Buckeyes could benefit from James' return

COLUMBUS, Ohio -- Ohio State Buckeyes coach Urban Meyer came up a bit short in his recruiting bid for the services of LeBron James more than a decade ago. But they've wound up essentially on the same team anyway, as the Ohio State coach will almost certainly be calling on basketball's biggest star and one of the Buckeyes' most vocal fans as yet another tool to help sway future recruiting targets.

James won't be sitting in any offices on campus calling the best players in the country. He's got his own career to worry about on the hardwood, so he also won't be swinging down from Cleveland to Columbus every weekend to shake hands on the sideline at the Horseshoe. In some ways, James' high-profile fandom, his locker in the renovated basketball complex and his friendship with Meyer already allowed the Buckeyes to use him as a potential selling point for recruits looking at the program, no matter where he was playing professionally.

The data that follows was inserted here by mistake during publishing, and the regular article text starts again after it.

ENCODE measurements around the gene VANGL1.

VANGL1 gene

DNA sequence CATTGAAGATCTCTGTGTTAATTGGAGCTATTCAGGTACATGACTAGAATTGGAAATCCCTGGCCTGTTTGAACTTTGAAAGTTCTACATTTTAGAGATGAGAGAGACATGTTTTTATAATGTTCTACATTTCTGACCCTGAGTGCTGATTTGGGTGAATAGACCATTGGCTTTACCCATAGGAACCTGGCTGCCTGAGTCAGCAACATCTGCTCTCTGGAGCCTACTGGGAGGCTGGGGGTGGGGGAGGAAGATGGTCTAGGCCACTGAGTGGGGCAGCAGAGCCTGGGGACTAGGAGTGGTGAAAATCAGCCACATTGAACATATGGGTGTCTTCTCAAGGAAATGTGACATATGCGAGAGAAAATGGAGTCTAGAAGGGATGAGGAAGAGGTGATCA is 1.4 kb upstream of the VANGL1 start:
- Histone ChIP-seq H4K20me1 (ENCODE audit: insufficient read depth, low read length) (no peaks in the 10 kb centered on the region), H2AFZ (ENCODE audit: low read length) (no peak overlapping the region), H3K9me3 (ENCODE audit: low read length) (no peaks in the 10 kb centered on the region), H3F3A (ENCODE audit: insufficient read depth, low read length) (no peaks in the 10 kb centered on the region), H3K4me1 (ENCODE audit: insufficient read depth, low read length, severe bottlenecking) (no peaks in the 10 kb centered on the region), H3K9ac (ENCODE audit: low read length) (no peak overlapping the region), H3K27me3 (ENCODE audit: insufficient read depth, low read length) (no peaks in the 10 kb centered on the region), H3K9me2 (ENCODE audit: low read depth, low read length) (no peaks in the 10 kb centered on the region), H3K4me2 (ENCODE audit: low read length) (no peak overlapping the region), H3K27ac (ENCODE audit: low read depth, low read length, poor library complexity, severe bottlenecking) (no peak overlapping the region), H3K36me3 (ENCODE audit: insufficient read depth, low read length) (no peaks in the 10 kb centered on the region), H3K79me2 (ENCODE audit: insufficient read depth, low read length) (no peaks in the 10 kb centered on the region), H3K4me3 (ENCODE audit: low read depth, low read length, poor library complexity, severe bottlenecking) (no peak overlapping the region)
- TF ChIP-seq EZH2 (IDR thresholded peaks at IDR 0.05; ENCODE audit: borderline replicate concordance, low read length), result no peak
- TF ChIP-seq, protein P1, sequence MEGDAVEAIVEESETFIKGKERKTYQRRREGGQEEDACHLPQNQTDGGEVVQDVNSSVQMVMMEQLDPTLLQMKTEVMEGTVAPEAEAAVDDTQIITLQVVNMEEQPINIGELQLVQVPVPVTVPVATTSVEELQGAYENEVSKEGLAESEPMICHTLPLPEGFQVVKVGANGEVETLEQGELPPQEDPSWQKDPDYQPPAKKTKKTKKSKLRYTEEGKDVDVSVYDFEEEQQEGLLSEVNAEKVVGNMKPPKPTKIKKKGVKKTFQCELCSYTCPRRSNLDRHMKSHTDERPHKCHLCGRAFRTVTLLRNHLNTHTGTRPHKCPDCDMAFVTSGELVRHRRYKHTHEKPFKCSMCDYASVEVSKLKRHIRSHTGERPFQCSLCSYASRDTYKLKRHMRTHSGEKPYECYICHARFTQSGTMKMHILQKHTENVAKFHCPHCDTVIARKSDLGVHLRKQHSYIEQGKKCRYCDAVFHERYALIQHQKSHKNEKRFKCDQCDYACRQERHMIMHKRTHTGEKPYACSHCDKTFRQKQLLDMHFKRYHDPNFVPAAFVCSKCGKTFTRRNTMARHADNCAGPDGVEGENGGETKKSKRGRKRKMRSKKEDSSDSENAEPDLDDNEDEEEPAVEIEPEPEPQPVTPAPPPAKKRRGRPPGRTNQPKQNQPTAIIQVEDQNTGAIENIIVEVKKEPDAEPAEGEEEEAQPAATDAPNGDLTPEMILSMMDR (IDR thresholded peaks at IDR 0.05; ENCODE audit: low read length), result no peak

But his choice to leave South Beach for Northeast Ohio strengthens the relationship between Ohio State and the college he likely would have attended, despite the offer from a young wide receivers coach at Notre Dame when James was a high school sophomore and already on the fast track to greatness in a different sport. Meyer jokes often about coming up short in his pitch to James, and just as frequently he cites him as the perfect model for what he's looking for in a player when it comes to competitive drive, athleticism and work ethic.

Meyer carved out some time for James during a high-profile recruiting weekend last year when the Buckeyes hosted Wisconsin for a prime-time game, and there's little doubt that his presence helped make the game seem just a little bit bigger. Coaches and current players raved about his message when James spoke to the team. And while it's difficult to gauge how much of an impact having James around really made, it seems a safe bet that impressionable high school athletes took notice that James was there, decked out in Ohio State gear.

"I just know I love athletes that handle their business," Meyer said then. "I love athletes that live right off the field and show incredible leadership. And I've always been a LeBron fan.

"Plus he's a Buckeye. He loves Ohio State, and he's made that clear several times to me throughout the year."

James will have no shortage of opportunities to keep expressing those feelings moving forward. And while Ohio State might not benefit as much or as directly as the Cavaliers, Meyer undoubtedly picked up a valuable new sales pitch as two native sons of Ohio try to bring championships back to the state after finding success down in Florida.